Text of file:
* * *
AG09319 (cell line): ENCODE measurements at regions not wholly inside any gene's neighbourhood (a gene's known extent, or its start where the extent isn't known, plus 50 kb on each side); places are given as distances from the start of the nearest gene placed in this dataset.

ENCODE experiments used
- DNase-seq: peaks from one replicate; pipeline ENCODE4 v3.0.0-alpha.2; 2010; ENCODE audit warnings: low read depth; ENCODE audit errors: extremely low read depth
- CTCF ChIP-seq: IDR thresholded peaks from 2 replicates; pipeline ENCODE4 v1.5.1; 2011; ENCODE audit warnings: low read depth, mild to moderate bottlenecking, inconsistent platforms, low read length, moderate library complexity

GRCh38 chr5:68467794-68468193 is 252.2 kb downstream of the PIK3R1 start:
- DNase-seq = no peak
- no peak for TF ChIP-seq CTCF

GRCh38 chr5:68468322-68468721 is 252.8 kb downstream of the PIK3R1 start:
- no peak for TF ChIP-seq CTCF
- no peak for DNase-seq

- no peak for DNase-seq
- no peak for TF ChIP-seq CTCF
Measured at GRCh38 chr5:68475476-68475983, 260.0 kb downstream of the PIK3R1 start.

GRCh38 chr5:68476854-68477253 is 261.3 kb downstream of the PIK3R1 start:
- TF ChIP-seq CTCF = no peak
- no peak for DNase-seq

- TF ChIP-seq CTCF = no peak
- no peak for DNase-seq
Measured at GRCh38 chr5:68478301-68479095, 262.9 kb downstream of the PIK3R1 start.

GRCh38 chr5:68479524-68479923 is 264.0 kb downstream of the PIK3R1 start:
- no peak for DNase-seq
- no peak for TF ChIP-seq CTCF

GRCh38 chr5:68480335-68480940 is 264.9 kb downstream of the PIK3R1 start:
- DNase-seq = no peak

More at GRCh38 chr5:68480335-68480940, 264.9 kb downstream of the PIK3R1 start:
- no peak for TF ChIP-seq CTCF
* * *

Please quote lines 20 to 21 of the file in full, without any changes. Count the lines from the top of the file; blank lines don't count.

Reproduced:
GRCh38 chr5:68479524-68479923 is 264.0 kb downstream of the PIK3R1 start:
- no peak for DNase-seq